Republicans won three out of four special elections held Tuesday night for vacant seats in the Missouri House, giving them a 115-47 edge over Democrats.
Yet it’s the one they lost in the St. Louis area that is receiving national attention — and setting off another round of infighting among Missouri Republicans.
Democrat Mike Revis, a 27-year-old procurement manager at Anheuser-Busch Inbev, squeaked out a narrow victory in the Jefferson County House seat vacated last September after the Republican incumbent resigned.
But he did more than just flip the seat from Republican to Democrat.
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Revis emerged victorious in a district President Donald Trump carried by nearly 30 points in 2016. And he won in a county that, while labor friendly and historically Democratic leaning, has been dominated by Republicans for nearly a decade.
Democrats, who have been battered in rural Missouri over the last 10 years, say Tuesday’s results are a clear indication that their party is more united, motivated and mobilized than Republicans heading into a midterm election this fall.
“There’s a new rush of energy behind Democrats in Missouri,” said Stephen Webber, chairman of the Missouri Democratic Party.
Republicans are largely downplaying the outcome. Turnout was low, the weather was bad, special elections are unpredictable and their party still holds massive super majorities in both the state House and Senate as well as controls all but two statewide offices.
“House Republicans are pleased to have captured 3 of 4 special elections in Missouri tonight,” House Speaker Todd Richardson, a Poplar Bluff Republican, said in a statement Tuesday night. “On a day that began with winter weather conditions, we are disappointed to narrowly lose a district that had been historically held by Democrats until recent years.”
Since the 2016 election, Democrats have picked up 35 state legislative seats across the country and flipped the governorship in New Jersey and a U.S. Senate seat in Alabama. In Missouri, Democrats have lost six of seven special legislative elections held since 2016, but they’ve largely outperformed previous Democratic showings in each race.
After Democrats flipped a seat in the Wisconsin state Senate that had been held by a Republican since 2001, Wisconsin Gov. Scott Walker called the results a “wake-up call” for his party.
The Missouri special election victory “continues the trend we saw in 2017,” said Democratic National Committee Chairman Tom Perez. “Democrats winning across the country as voters reject a Republican agenda that prioritizes the wealthiest at the expense of hardworking families.”
U.S. Sen. Claire McCaskill, widely considered among the most vulnerable Democrats running for re-election this fall, took note of Revis’ victory, tweeting congratulations to him Tuesday night.
McCaskill won Jefferson County in 2012 by 14 points, and she’ll need a strong showing in the county again this fall to hold on to her seat.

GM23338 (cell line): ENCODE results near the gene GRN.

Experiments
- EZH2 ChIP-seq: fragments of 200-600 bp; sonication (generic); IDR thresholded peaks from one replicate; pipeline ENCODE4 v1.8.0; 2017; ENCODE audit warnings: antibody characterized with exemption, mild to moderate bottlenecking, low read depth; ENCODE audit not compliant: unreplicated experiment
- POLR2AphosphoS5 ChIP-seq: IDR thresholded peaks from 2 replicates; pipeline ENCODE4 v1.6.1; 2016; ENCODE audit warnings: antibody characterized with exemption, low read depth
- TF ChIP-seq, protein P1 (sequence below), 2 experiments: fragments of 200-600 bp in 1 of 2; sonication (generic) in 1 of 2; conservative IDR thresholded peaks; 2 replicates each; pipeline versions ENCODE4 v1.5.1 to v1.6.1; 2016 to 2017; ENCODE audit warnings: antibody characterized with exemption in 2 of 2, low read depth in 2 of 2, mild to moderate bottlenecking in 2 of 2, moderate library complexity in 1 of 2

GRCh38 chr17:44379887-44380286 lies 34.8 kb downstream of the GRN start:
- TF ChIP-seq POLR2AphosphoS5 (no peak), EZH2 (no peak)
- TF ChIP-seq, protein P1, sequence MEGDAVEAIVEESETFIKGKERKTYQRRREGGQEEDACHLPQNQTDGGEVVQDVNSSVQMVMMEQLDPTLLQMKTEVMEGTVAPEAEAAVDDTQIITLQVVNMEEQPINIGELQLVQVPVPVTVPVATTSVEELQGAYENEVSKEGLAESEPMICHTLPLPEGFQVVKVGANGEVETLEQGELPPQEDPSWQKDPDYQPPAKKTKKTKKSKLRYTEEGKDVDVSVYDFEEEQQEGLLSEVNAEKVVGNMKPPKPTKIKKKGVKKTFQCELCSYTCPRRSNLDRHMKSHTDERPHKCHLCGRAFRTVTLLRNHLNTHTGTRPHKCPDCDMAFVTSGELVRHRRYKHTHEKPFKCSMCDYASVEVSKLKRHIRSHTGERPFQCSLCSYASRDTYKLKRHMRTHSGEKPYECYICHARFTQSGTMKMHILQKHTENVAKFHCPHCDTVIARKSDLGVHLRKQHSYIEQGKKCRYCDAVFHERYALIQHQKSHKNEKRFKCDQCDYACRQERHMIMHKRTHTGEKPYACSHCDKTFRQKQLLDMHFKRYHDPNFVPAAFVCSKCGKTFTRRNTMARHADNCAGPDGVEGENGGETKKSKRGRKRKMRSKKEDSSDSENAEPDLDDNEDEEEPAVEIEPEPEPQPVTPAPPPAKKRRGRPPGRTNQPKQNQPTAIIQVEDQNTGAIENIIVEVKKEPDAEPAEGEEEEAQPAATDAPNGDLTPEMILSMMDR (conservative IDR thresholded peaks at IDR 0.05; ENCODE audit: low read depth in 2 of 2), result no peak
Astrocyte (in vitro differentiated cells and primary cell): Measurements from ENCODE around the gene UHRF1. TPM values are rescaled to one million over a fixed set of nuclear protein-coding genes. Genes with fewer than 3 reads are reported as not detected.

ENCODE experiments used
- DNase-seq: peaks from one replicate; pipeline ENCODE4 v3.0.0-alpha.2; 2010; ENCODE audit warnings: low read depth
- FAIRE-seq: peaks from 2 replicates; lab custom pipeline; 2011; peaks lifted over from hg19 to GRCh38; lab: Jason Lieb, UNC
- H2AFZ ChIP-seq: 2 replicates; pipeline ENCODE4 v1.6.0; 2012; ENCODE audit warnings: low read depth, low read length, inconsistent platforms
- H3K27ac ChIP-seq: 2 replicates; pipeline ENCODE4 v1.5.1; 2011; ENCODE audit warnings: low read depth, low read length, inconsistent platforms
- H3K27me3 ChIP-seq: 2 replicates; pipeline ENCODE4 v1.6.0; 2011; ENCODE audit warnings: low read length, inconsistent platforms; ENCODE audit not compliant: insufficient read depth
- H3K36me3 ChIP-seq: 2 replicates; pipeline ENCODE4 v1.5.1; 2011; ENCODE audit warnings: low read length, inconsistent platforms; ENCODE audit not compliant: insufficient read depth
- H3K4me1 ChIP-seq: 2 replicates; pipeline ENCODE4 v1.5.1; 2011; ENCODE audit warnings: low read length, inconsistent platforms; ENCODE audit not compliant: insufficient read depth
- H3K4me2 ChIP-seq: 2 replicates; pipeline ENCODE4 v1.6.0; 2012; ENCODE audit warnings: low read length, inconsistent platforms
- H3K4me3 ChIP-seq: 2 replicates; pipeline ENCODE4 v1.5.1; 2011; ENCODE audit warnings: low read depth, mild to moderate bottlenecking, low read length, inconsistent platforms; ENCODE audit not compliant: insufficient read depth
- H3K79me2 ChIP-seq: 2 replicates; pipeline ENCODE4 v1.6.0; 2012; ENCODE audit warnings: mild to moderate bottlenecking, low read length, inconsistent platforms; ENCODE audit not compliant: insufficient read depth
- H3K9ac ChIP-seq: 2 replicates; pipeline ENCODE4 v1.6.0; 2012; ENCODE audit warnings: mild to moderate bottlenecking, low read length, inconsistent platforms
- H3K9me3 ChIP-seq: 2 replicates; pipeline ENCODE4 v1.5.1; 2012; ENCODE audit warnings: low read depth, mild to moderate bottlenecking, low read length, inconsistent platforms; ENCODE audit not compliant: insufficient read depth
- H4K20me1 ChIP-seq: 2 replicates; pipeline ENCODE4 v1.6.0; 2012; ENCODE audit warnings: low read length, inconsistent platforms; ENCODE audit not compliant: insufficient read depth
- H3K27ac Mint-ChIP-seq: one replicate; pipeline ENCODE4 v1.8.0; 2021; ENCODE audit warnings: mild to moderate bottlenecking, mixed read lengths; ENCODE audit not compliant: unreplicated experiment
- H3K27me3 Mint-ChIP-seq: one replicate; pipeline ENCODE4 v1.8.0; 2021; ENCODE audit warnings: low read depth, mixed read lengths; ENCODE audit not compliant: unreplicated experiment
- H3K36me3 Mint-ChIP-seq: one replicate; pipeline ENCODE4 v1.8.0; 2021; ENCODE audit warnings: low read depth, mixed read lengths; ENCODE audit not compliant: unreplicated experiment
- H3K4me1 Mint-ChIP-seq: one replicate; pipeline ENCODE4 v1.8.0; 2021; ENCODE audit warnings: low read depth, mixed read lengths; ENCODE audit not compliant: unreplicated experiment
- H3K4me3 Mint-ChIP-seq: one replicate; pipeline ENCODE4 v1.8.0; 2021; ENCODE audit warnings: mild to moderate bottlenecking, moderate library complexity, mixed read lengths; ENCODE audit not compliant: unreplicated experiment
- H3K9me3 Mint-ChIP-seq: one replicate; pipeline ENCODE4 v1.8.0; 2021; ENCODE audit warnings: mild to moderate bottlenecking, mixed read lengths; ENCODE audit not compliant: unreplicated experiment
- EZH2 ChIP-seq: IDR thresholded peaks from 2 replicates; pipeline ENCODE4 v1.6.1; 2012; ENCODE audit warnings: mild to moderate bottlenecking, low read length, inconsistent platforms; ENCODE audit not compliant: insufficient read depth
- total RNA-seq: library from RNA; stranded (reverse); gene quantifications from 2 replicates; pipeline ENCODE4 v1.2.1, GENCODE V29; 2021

One longtime Republican strategist didn’t mince words about who he believes should get the lion’s share of the blame for Democrats’ good fortune Tuesday night.
Scott Dieckhaus, a GOP consultant and former executive director of the Missouri House Republican Campaign Committee, said the scandals that have consumed Gov. Eric Greitens in recent weeks cost his party a legislative seat.
“I am going to say what no one else is right now,” Dieckhaus tweeted Tuesday night. “Missouri Republicans just lost a MO House seat because of (Eric Greitens) and his refusal to put our party over his ego.”
In an interview with The Star, Dieckhaus said his conclusion was based on polling numbers.
Trump has consistently had a positive job approval in the district, Dieckhaus said. Polls show a generic Republican candidate, and the specific GOP candidate in the race, also had good numbers, he said.
But after news broke last month that the governor had cheated on his wife in 2015, and that he was being accused of threatening to blackmail the woman to keep her from revealing the affair, Greitens’ numbers plummeted, Dieckhaus said.
“The candidates’ numbers held steady. The generic ballot held steady. The president held steady,” he said. “The one thing that changed was the governor.”
Greitens, Dieckhaus said, should have resigned.
“The party spent a lot of time, money and effort getting Republicans elected in Jefferson County over the last decade,” he said. “We put so much energy into this county and it was literally given away because of the governor’s ego and his refusal to do what’s best for the party and step aside.”
Revis told St. Louis Public Radio that his victory wasn’t about Greitens’ scandals or Trump, it was “concerns over attacks on the labor community and attacks on our public education system.”
State Rep. Peter Merideth, a St. Louis Democrat who leads the Democrats’ House Victory Committee, said Tuesday’s results will “echo the halls of the Capitol and send a message to every Republican incumbent — if you keep putting special interests over the people of Missouri, we are coming for your seat.”
Not so fast, said Eddy Justice, treasurer for the House Republican Campaign Committee.
The Republican candidate in Jefferson County may have underperformed when compared to Trump in 2016, Justice said. But he ran only seven points behind Mitt Romney’s performance in 2012.
“I understand the desire of Democrats to look for anything to get excited about,” Justice said. “This is not the beginning of the tide turning for Democrats in Missouri.”
It’s hard to pinpoint exactly why voters behaved the way they did in a low-turnout special election, said Robynn Kuhlmann, political science professor at the University of Central Missouri.
But “voting is habit forming,” Kuhlmann said, and the fact that Democrats are getting their voters motivated to turn out for a special election in February shows “they may have a lot of momentum heading into the midterm.”